460-km-long river discovered snaking though base of Antarctic ice sheet

Among the many mechanisms shaping the Antarctic ice sheet are the processes playing out in its lower layers, and a newly discovered sub-glacial river suggests it may drain away faster than we thought. Scientists say the 460-km-long (285-mile) river shows the base of the ice sheet features more flowing water than we realized, which may accelerate its melting as the planet continues to warm.

The depths of a massive ice sheet are inherently difficult places to study and explore, but over the past decade scientists have begun to paint a picture of the low-lying channels of water that connect subglacial lakes in Antarctica. Earlier this year, researchers were able to directly survey an Antarctic under-ice river for the first time, drilling into the ice sheet to get a glimpse of a narrow stream far below.

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“When we first discovered lakes beneath the Antarctic ice a couple of decades ago, we thought they were isolated from each other,” said co-author of the new study, Professor Martin Siegert from Imperial College London. “Now we are starting to understand there are whole systems down there, interconnected by vast river networks, just as they might be if there weren’t thousands of meters of ice on top of them.”

Siegert and his co-authors made the new discovery through modeling of the ice sheet hydrology and airborne radar surveys that reveal its underlying layers. The observations revealed a river snaking its way through the ice sheet and exiting into the sea at specific locations, beneath the floating ice shelf that juts out from the land.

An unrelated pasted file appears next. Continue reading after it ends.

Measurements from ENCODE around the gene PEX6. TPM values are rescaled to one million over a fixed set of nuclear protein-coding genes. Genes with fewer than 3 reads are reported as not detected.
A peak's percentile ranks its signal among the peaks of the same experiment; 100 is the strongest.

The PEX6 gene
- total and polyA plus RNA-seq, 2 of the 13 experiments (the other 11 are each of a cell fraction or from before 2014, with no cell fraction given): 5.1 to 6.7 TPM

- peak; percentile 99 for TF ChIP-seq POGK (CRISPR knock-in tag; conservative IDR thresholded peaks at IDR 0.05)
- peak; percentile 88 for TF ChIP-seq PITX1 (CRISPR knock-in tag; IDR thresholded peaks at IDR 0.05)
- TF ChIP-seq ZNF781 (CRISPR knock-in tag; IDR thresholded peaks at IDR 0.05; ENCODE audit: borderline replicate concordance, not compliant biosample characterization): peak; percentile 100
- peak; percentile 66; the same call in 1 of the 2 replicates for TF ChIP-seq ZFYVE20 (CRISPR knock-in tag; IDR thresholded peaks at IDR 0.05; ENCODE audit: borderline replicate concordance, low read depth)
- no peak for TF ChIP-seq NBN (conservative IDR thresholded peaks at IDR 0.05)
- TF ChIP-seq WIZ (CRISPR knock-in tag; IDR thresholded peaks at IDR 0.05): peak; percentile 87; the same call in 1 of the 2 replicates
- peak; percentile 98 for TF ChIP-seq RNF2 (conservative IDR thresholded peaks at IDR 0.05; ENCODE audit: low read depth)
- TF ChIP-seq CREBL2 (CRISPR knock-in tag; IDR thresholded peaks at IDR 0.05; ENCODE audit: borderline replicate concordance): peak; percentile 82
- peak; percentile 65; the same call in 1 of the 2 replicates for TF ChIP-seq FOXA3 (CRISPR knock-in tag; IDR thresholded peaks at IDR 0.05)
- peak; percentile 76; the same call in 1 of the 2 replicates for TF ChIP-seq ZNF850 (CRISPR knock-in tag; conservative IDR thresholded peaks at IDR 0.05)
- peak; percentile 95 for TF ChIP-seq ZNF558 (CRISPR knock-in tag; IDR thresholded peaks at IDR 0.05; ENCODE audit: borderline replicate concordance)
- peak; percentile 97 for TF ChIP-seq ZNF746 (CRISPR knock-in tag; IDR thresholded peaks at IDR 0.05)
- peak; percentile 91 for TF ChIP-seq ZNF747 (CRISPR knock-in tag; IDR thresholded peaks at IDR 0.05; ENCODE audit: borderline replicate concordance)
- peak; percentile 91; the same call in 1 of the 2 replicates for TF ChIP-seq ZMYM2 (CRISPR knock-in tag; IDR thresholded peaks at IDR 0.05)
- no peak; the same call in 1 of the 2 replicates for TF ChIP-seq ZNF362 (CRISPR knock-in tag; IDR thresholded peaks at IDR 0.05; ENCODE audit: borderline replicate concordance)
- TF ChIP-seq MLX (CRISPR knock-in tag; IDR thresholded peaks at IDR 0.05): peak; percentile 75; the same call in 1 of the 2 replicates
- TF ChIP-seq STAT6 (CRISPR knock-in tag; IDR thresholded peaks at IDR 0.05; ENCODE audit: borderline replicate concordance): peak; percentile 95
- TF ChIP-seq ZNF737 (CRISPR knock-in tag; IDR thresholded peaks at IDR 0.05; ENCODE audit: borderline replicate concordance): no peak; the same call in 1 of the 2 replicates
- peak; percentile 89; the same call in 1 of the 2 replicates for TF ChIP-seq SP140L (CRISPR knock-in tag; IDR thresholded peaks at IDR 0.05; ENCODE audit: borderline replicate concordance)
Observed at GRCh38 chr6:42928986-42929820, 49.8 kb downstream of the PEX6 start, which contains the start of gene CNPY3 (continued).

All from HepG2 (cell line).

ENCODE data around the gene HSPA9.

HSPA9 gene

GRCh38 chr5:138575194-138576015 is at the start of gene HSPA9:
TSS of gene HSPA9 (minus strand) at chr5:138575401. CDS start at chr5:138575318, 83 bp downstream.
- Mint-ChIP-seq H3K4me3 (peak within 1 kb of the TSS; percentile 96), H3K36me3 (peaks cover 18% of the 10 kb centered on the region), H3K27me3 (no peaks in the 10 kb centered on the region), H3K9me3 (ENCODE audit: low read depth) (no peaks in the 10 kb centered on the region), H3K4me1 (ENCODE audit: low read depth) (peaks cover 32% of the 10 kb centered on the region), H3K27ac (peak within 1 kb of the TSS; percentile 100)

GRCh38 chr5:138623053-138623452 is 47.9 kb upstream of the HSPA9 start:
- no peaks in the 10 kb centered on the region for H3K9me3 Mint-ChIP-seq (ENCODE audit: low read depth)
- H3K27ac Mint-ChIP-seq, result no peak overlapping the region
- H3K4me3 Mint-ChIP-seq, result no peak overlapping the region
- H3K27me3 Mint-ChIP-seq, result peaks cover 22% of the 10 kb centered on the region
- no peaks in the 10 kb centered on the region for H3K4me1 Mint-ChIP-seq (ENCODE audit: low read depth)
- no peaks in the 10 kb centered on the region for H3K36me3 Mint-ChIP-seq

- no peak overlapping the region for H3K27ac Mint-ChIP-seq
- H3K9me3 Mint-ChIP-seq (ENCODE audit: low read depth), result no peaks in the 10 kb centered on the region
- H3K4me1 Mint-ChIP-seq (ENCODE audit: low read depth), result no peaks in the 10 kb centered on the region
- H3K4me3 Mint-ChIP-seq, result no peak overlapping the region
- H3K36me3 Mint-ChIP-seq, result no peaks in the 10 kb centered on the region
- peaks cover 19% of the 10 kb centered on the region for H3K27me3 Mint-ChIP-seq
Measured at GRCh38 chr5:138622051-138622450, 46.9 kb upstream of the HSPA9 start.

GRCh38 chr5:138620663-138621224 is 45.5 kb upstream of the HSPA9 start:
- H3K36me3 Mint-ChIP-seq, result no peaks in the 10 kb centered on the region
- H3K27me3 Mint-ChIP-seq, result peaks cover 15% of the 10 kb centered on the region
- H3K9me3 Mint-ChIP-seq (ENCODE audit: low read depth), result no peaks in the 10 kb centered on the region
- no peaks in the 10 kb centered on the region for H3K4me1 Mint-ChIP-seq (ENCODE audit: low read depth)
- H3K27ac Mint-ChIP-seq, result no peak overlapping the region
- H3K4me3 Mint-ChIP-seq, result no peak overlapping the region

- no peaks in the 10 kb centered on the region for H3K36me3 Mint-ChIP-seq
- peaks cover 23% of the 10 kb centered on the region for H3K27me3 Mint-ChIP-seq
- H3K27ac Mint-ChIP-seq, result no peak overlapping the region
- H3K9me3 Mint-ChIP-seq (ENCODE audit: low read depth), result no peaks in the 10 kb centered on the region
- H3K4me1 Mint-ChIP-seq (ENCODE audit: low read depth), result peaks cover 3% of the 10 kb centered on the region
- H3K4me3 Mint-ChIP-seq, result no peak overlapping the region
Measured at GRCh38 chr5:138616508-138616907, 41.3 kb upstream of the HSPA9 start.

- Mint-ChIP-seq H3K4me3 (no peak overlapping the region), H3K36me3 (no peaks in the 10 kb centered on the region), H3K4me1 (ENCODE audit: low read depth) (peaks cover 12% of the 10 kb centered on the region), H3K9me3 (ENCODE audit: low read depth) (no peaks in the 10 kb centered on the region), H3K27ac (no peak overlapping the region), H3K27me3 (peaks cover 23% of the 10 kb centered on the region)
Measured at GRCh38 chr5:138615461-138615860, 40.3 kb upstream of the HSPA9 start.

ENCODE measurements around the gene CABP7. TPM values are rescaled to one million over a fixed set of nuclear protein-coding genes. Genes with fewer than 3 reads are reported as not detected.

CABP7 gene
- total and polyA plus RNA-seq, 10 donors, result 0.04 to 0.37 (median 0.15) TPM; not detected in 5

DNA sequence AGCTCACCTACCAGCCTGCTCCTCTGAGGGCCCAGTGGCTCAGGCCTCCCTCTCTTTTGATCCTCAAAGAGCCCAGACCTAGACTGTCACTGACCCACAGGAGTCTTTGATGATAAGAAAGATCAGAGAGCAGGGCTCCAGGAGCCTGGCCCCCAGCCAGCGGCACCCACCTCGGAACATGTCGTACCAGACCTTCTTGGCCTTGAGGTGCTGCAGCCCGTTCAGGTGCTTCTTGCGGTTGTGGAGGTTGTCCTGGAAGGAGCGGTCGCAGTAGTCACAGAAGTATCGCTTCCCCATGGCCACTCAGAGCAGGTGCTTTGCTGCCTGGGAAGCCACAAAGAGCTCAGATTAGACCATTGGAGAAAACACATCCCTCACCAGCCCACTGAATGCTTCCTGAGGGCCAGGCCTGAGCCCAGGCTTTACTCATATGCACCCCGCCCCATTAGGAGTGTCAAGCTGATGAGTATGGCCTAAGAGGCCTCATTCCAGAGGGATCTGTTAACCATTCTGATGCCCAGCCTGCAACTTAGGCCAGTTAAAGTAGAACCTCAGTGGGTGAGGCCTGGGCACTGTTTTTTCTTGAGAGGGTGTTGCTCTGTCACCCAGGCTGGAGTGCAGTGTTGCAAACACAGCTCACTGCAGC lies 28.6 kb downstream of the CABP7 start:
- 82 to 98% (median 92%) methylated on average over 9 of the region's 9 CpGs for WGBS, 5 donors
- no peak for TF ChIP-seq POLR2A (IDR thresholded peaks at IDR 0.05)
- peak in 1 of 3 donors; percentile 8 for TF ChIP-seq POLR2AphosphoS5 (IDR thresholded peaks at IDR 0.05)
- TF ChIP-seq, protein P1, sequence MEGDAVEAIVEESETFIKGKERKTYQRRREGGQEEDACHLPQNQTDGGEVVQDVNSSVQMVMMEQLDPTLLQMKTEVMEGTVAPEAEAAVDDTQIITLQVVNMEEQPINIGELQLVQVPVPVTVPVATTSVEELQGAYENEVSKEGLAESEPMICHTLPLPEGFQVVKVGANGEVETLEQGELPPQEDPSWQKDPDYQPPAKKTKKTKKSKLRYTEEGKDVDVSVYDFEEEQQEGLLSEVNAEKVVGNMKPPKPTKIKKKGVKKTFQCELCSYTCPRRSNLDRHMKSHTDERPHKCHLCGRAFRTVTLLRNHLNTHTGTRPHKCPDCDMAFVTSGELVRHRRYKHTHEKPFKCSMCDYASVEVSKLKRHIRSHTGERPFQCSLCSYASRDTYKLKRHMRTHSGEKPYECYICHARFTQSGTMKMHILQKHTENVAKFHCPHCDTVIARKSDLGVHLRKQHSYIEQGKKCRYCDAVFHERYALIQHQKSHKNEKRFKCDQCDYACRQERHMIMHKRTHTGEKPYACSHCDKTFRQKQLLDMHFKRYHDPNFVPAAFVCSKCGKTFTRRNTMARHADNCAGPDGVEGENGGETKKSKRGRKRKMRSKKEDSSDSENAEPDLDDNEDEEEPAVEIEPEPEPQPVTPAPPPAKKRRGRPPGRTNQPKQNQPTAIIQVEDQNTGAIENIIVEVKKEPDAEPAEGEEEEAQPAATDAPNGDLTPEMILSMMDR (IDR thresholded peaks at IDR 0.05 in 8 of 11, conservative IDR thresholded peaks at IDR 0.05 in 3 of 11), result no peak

A newly discovered river system may be accelerating the melt rate of the Antarctic ice sheet A newly discovered river system may be accelerating the melt rate of the Antarctic ice sheet

Dow et al. 2022

In doing so, the river transports huge amounts of freshwater through the base of the ice sheet at high pressure, which the scientists believe may be lubricating the sheet and boosting the flow of ice into the sea.

“From satellite measurements we know which regions of Antarctica are losing ice, and how much, but we don’t necessarily know why,” said study author Dr Christine Dow from the University of Waterloo. “This discovery could be a missing link in our models. We could be hugely underestimating how quickly the system will melt by not accounting for the influence of these river systems. Only by knowing why ice is being lost can we make models and predictions of how the ice will react in the future under further global heating, and how much this could raise global sea levels.”

The scientists also point to the potential for feedback loops that could speed up the loss of ice even further. This could mean that as water accumulates and the ice travels faster over dry land, it may increase friction that in turn boosts basal melting. And the cycle would continue.

“Previous studies have looked at the interaction between the edges of ice sheets and ocean water to determine what melting looks like,” said co-author Dr Neil Ross, from the University of Newcastle. “However, the discovery of a river that reaches hundreds of kilometers inland driving some of these processes shows that we cannot understand the ice melt fully without considering the whole system: ice sheet, ocean, and freshwater.”

The research was published in the journal Nature Geoscience

Source: Imperial College London


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